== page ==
Writers don't want to read your long email. Get to the point of what you're asking for. Let the writer know specifically when you'd like to interview them, how you'd like to interview them, what you'd like to interview them about, and how this interview will be beneficial to them, if at all.
6) Switch up the format.
If you are a blogger who recycles the same questionnaire for every, single-author interview, I can almost guarantee two things.
1) No one is reading your blog, 'because obviously, it’s boring.
2) The only writers who will agree to this format are those who are very new to the game and desperate for exposure.
These types of formats not only aren't marketable for you as a content creator, but they're not worth a writer's time. Usually, they include questions like:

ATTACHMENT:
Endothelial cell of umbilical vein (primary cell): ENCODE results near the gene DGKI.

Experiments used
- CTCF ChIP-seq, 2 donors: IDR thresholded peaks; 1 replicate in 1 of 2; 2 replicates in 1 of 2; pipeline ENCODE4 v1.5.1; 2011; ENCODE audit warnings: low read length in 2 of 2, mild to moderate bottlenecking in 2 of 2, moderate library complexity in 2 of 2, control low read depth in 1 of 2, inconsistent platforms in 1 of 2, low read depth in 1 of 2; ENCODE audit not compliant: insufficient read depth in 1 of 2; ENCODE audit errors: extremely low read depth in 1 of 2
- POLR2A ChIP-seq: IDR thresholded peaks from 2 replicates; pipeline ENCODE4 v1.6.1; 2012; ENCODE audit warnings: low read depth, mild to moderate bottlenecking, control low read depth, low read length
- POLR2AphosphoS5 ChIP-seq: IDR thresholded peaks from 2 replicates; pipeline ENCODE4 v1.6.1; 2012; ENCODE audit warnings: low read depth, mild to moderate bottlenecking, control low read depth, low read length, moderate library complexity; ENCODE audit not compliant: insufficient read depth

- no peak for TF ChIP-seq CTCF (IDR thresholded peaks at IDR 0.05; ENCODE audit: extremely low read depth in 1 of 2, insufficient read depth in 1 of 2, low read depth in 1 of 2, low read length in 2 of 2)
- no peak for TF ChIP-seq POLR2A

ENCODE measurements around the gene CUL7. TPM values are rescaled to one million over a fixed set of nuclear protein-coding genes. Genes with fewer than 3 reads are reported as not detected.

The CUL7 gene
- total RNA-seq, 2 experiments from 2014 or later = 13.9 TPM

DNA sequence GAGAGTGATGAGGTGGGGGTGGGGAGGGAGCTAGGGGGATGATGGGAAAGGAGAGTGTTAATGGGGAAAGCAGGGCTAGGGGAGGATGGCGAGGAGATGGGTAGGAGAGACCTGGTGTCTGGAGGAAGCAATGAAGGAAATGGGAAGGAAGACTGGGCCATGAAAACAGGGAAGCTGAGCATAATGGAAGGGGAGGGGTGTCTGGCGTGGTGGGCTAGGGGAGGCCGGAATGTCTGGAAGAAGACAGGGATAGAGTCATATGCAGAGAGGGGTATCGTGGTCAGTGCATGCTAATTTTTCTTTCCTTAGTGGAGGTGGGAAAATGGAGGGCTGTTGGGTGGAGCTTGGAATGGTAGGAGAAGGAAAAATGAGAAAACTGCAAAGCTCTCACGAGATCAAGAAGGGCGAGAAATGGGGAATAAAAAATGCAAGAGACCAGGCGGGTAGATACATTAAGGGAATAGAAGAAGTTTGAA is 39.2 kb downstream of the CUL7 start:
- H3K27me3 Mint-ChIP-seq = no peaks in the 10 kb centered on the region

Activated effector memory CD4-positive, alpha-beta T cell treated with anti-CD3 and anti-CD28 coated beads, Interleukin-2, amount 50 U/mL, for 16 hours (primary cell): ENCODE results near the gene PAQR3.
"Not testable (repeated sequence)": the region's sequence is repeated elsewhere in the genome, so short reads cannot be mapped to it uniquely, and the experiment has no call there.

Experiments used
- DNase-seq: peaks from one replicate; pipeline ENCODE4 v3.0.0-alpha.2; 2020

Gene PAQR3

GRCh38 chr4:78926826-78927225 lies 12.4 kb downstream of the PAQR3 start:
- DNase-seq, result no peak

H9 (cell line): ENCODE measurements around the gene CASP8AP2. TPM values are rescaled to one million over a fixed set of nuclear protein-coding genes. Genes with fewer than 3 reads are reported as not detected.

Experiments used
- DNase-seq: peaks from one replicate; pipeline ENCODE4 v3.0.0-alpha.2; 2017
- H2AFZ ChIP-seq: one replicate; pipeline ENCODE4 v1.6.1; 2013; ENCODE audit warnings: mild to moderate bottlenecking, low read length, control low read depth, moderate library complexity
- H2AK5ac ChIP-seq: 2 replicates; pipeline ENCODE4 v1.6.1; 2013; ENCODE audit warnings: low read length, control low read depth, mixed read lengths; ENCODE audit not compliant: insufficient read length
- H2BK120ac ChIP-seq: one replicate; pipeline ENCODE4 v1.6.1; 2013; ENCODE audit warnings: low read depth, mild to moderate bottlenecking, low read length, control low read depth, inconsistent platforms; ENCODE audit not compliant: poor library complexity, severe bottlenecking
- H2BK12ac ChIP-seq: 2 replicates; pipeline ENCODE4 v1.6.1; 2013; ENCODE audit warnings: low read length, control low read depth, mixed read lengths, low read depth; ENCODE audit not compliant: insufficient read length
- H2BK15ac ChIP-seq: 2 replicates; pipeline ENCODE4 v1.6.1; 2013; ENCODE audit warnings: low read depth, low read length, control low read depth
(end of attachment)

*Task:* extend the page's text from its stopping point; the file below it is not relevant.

"What genre do you write?"
"Are you a plotter or a panster?"
"Do you write full-time?"
These are not interesting questions. Plus, you should have already researched basic details about the author in the first place.
Writers are smart people; they have experience and expertise. You should be able to interview each writer about something specific. Maybe their world-building technique, their plotting maneuvers, or how they were able to become bestsellers. Make each interview specific to the writer so you can get the most out of their experience.
7) Make it worth their while.
There are two ways an interview can be worth an author's time: exposure and plugs.
a) Exposure is something you can offer if you've got a HUGE platform with a huge audience, but plugs are what most interviewers have to offer.